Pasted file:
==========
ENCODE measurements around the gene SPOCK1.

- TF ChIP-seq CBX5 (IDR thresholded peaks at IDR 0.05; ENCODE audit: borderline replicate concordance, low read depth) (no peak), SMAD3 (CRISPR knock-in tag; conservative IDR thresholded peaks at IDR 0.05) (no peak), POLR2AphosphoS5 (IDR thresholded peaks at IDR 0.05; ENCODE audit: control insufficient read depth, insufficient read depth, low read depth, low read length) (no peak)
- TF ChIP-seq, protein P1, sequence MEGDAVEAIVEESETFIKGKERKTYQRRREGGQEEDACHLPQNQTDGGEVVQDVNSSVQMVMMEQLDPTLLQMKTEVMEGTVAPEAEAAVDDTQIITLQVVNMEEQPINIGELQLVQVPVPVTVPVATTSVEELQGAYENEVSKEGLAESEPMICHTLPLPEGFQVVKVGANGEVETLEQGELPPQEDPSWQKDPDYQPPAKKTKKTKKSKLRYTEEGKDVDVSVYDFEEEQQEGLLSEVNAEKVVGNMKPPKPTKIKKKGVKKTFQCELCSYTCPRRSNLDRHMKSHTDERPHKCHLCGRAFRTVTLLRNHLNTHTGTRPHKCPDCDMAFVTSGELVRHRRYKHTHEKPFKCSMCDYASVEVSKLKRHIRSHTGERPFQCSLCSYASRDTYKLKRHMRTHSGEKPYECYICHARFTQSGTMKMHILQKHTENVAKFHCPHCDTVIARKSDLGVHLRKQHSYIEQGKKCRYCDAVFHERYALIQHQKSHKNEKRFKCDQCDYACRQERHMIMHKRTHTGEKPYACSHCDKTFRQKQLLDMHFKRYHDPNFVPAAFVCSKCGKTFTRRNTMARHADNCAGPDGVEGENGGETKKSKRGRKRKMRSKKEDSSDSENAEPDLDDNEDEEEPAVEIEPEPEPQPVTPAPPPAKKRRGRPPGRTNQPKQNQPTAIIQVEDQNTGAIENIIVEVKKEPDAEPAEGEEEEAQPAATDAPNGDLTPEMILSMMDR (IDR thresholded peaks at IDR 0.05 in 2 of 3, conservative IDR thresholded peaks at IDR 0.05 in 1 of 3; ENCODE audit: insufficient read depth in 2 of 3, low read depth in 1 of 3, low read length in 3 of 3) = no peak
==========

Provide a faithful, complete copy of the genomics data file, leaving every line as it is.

ENCODE measurements around the gene SPOCK1.

- TF ChIP-seq CBX5 (IDR thresholded peaks at IDR 0.05; ENCODE audit: borderline replicate concordance, low read depth) (no peak), SMAD3 (CRISPR knock-in tag; conservative IDR thresholded peaks at IDR 0.05) (no peak), POLR2AphosphoS5 (IDR thresholded peaks at IDR 0.05; ENCODE audit: control insufficient read depth, insufficient read depth, low read depth, low read length) (no peak)
- TF ChIP-seq, protein P1, sequence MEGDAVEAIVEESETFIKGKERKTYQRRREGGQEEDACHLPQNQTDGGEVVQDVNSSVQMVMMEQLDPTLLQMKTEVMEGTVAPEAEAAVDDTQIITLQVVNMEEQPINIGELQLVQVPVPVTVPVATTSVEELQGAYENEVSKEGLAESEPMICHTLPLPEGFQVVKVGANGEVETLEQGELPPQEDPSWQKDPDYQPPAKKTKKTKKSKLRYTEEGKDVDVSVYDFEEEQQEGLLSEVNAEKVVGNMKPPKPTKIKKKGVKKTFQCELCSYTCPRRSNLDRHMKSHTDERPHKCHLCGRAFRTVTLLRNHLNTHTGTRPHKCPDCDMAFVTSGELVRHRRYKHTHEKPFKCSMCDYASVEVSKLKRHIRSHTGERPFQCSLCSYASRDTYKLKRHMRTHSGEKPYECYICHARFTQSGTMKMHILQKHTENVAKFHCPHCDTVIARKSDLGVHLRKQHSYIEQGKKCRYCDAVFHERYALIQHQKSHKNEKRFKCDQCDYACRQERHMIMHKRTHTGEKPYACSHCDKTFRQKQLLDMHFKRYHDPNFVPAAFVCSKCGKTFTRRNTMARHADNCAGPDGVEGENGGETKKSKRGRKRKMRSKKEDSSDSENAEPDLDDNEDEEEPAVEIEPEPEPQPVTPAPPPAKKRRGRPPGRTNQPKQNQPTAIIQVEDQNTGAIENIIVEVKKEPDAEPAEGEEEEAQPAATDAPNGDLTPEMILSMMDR (IDR thresholded peaks at IDR 0.05 in 2 of 3, conservative IDR thresholded peaks at IDR 0.05 in 1 of 3; ENCODE audit: insufficient read depth in 2 of 3, low read depth in 1 of 3, low read length in 3 of 3) = no peak